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Syria Crisis
  • Zhou Bo, Senior Fellow, Center for International Security and Strategy, Tsinghua University

    Mar 03, 2017

    Having enjoyed the fruits of globalization as it has built its strong economy, China has assumed more responsibility in the world. Its military operations overseas have been humanitarian in nature, from disaster relief, peacekeeping, countering piracy and evacuation of personnel. China’s neutral but all-round approach to the Syrian issue, when it has no self-interest, suggests how a stronger China might act in the days to come.

  • Wang Zhen, Research Professor, Shanghai Academy of Social Sciences

    Jan 05, 2017

    Western overconfidence cost President Obama and US allies the chance to shape the resolution of the Syrian crisis. Turkey’s realignment with Russia and Iran on the issue is a game-changer, for no neighboring countries of Syria can replace the role of Turkey for the Western alliance.

  • Wu Sike, Member on Foreign Affairs Committee, CPPCC

    Dec 14, 2016

    War displaces people and breeds refugee crises. For the Middle East, which has long been plagued by continuing violence and conflicts, it is urgent to end the wars and safeguard the peace. China-US cooperation can play an important role to facilitate post-war reconstruction and create a survivable environment for local residents, so that violence and conflict will not occur again.

  • Yun Sun, Senior Associate with the East Asia Program, Henry L. Stimson Center

    Nov 09, 2016

    Forty percent of China’s total ten vetoes ever casted at the UN Security Council have been on Syria, making it the most-vetoed issue of all time for China. The four vetoes and most recent abstention from the French-drafted resolution underscore China’s increasingly assertive stance on state sovereignty, territorial integrity and its repulsion to foreign interference.

  • Wang Zhen, Research Professor, Shanghai Academy of Social Sciences

    Oct 11, 2016

    The anticipated defeat of the Islamic State is not likely to mean calm in the region, since thousands of disaffected jihadist fighters will be scattered and looking for new opportunities to spread their ideology. Meanwhile, the newly energized Kurds – key players in the war against IS – will have political demands that will be difficult to satisfy, and may lead to new conflicts.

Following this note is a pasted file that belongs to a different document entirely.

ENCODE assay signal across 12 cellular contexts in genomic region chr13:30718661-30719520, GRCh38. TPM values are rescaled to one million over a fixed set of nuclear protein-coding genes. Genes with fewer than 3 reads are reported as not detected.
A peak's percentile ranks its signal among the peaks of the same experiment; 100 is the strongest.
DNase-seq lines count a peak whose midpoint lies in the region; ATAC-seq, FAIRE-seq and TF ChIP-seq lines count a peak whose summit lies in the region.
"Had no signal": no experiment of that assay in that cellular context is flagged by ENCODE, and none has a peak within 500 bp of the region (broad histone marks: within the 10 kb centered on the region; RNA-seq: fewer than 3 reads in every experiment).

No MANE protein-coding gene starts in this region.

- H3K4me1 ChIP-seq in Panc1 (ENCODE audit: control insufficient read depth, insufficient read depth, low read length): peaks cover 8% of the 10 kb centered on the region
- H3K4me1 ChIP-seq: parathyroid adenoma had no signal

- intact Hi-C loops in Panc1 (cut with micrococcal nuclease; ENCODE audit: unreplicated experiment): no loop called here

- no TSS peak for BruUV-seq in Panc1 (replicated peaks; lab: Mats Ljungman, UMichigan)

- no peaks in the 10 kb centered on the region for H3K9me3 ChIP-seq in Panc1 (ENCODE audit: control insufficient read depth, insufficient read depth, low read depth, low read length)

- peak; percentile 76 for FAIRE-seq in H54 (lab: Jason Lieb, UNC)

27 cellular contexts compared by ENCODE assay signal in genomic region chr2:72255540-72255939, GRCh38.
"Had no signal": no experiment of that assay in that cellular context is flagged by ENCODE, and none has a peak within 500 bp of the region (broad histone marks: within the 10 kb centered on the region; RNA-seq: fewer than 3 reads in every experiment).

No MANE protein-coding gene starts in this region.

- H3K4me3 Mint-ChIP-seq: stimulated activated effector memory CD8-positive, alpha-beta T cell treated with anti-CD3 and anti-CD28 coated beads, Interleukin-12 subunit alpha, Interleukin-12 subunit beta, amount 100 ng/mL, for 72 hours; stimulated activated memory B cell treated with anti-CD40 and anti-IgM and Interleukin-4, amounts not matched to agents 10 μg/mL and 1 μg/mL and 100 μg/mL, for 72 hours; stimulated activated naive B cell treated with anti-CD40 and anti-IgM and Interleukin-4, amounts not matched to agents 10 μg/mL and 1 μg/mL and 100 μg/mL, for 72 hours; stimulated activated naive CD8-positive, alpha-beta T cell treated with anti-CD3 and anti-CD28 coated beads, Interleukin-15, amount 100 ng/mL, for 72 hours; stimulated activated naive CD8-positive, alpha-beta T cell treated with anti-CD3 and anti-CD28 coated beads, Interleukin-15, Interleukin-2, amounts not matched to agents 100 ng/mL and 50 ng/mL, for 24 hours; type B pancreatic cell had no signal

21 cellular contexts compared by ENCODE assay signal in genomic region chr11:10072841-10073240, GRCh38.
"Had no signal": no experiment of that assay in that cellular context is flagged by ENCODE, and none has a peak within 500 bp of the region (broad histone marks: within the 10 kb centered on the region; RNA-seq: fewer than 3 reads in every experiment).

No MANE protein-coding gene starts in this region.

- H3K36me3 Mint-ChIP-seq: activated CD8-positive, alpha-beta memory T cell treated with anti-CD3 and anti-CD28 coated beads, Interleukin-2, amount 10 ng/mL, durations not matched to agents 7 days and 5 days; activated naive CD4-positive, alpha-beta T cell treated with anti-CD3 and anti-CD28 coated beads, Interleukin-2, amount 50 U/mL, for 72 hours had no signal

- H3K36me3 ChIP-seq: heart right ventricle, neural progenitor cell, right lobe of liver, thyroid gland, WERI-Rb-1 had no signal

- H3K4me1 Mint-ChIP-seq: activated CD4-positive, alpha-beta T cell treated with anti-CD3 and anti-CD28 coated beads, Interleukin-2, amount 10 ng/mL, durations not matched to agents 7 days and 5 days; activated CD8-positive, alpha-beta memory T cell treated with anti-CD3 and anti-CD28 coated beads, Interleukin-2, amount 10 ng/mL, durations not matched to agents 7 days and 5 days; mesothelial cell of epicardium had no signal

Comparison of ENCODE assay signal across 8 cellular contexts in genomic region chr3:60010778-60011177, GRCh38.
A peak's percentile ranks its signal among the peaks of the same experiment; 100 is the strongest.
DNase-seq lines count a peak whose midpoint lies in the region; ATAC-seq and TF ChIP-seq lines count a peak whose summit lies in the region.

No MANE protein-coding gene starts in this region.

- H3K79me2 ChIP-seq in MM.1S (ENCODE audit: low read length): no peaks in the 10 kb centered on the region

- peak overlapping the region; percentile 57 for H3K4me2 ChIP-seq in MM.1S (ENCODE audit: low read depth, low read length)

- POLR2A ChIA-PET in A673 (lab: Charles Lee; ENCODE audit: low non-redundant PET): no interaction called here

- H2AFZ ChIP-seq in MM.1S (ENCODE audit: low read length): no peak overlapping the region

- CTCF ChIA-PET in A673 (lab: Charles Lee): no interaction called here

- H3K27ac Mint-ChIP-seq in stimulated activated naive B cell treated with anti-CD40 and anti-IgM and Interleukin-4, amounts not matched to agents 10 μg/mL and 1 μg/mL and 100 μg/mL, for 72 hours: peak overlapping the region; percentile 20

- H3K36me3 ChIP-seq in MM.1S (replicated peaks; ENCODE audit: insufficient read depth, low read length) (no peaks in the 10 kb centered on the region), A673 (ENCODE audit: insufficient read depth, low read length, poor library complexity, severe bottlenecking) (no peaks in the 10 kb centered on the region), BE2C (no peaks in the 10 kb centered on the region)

• He Wenping, Research Fellow, West Asia and Africa Studies Institute of the China Academy of Social Sciences

    Oct 28, 2016

    Both Russian and the West have lost face in this typical lose-lose situation. Moscow and Washington need to rebuild trust, reactivate the process of political resolution and produce a single draft resolution based on full consultation and the most expansive common ground among all parties.

  • Jin Liangxiang, Senior Research Fellow, Shanghai Institute of Int'l Studies

    Sep 15, 2016

    Constructive mediation rather than military intervention is urgently needed, but first all parties must be realistic about the situation on the ground, and open to a political transition through negotiation.

  • Wu Sike, Member on Foreign Affairs Committee, CPPCC

    Feb 17, 2016

    The first round of the talk between the Syrian government and opposition parties is expected to be held for two to three weeks, discussing the political process, ceasefire, provisions for humanitarian assistance, and the fight against terrorism. The good news is that Russia and the United States have reached common ground in their mediation efforts.

  • Shen Dingli, Professor, Institute of International Studies, Fudan University

    Dec 23, 2015

    Presently, public sentiment to minimize the risk of terror is on the rise, one of the factors prompting the US to reassess its strategic goals in the Middle East. The result is a more united front in the war against terrorism.

  • Reuters,

    Dec 21, 2015

    China will invite members of the Syrian government and opposition to visit as Beijing looks for ways to help with the peace process, China's Foreign Ministry said on Monday. The U.N. Security Council on Friday unanimously approved a resolution endorsing an international road map for a Syrian peace process, a rare show of unity among major powers on a conflict that has claimed more than a quarter of a million lives. Chinese Foreign Ministry spokesman Hong Lei, citing Foreign Minister Wang Yi's comments at the United Nations over the weekend, said China would "soon" invite the Syrian government and opposition figures to China. This is part of China's efforts to play a constructive role in promoting a political resolution to the crisis, Hong added.

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